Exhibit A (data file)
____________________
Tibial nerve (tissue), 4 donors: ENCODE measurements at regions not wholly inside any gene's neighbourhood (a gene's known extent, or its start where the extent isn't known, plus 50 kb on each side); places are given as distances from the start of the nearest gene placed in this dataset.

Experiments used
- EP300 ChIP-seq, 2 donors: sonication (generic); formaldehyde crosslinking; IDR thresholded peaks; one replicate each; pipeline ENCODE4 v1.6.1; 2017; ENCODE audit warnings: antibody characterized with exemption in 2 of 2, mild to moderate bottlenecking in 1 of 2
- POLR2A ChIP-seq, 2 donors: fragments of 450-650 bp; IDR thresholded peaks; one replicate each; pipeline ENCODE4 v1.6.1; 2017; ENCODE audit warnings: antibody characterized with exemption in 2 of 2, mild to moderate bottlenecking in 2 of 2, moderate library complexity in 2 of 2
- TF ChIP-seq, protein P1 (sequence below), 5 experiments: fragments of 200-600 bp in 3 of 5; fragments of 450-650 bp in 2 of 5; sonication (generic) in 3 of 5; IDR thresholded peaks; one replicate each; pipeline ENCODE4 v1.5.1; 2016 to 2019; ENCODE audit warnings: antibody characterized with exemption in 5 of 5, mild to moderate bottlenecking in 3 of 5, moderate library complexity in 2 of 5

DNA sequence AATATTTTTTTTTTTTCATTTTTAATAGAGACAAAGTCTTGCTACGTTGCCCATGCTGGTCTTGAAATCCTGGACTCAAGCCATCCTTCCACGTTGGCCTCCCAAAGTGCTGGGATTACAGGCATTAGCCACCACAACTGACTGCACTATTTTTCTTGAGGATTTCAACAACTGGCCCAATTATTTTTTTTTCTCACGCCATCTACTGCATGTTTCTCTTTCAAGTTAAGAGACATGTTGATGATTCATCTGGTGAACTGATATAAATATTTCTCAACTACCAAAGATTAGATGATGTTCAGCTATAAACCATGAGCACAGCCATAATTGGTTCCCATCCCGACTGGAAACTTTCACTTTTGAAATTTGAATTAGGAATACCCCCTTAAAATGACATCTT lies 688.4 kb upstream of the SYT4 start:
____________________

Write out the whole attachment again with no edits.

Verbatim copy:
Tibial nerve (tissue), 4 donors: ENCODE measurements at regions not wholly inside any gene's neighbourhood (a gene's known extent, or its start where the extent isn't known, plus 50 kb on each side); places are given as distances from the start of the nearest gene placed in this dataset.

Experiments used
- EP300 ChIP-seq, 2 donors: sonication (generic); formaldehyde crosslinking; IDR thresholded peaks; one replicate each; pipeline ENCODE4 v1.6.1; 2017; ENCODE audit warnings: antibody characterized with exemption in 2 of 2, mild to moderate bottlenecking in 1 of 2
- POLR2A ChIP-seq, 2 donors: fragments of 450-650 bp; IDR thresholded peaks; one replicate each; pipeline ENCODE4 v1.6.1; 2017; ENCODE audit warnings: antibody characterized with exemption in 2 of 2, mild to moderate bottlenecking in 2 of 2, moderate library complexity in 2 of 2
- TF ChIP-seq, protein P1 (sequence below), 5 experiments: fragments of 200-600 bp in 3 of 5; fragments of 450-650 bp in 2 of 5; sonication (generic) in 3 of 5; IDR thresholded peaks; one replicate each; pipeline ENCODE4 v1.5.1; 2016 to 2019; ENCODE audit warnings: antibody characterized with exemption in 5 of 5, mild to moderate bottlenecking in 3 of 5, moderate library complexity in 2 of 5

DNA sequence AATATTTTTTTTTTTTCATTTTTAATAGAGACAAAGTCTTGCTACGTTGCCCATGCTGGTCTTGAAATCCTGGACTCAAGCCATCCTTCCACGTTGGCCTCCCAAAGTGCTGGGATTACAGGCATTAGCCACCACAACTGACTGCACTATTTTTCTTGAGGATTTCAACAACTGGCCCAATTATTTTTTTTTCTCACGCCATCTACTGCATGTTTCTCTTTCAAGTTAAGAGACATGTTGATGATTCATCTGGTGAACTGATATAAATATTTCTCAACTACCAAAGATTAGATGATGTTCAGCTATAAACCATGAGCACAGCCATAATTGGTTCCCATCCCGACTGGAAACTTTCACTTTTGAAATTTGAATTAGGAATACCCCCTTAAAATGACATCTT lies 688.4 kb upstream of the SYT4 start: